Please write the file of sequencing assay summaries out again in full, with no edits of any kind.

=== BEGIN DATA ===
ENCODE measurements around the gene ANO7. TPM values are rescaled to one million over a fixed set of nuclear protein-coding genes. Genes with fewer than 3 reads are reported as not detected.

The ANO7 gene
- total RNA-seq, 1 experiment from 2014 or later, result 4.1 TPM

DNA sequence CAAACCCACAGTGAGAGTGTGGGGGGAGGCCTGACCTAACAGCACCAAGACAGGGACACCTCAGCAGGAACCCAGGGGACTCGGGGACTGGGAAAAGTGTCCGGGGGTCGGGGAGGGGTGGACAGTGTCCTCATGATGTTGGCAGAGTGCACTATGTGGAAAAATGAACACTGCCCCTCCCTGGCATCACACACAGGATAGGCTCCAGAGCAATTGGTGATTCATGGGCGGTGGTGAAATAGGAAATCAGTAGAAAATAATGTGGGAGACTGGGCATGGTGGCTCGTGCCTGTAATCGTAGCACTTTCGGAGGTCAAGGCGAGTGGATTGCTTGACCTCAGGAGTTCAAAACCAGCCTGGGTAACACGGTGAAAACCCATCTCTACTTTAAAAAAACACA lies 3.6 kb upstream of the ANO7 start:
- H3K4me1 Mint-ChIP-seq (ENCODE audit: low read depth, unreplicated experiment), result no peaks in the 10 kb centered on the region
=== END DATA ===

ENCODE measurements around the gene ANO7. TPM values are rescaled to one million over a fixed set of nuclear protein-coding genes. Genes with fewer than 3 reads are reported as not detected.

The ANO7 gene
- total RNA-seq, 1 experiment from 2014 or later, result 4.1 TPM

DNA sequence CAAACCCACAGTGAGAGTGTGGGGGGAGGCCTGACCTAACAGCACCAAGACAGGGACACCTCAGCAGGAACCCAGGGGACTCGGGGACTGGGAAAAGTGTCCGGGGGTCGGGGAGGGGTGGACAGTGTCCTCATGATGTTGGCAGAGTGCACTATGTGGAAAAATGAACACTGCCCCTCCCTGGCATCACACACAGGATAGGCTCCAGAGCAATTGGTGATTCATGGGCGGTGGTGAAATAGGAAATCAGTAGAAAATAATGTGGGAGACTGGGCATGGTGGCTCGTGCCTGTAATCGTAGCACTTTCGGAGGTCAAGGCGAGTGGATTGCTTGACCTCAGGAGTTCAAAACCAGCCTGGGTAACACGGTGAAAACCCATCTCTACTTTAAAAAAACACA lies 3.6 kb upstream of the ANO7 start:
- H3K4me1 Mint-ChIP-seq (ENCODE audit: low read depth, unreplicated experiment), result no peaks in the 10 kb centered on the region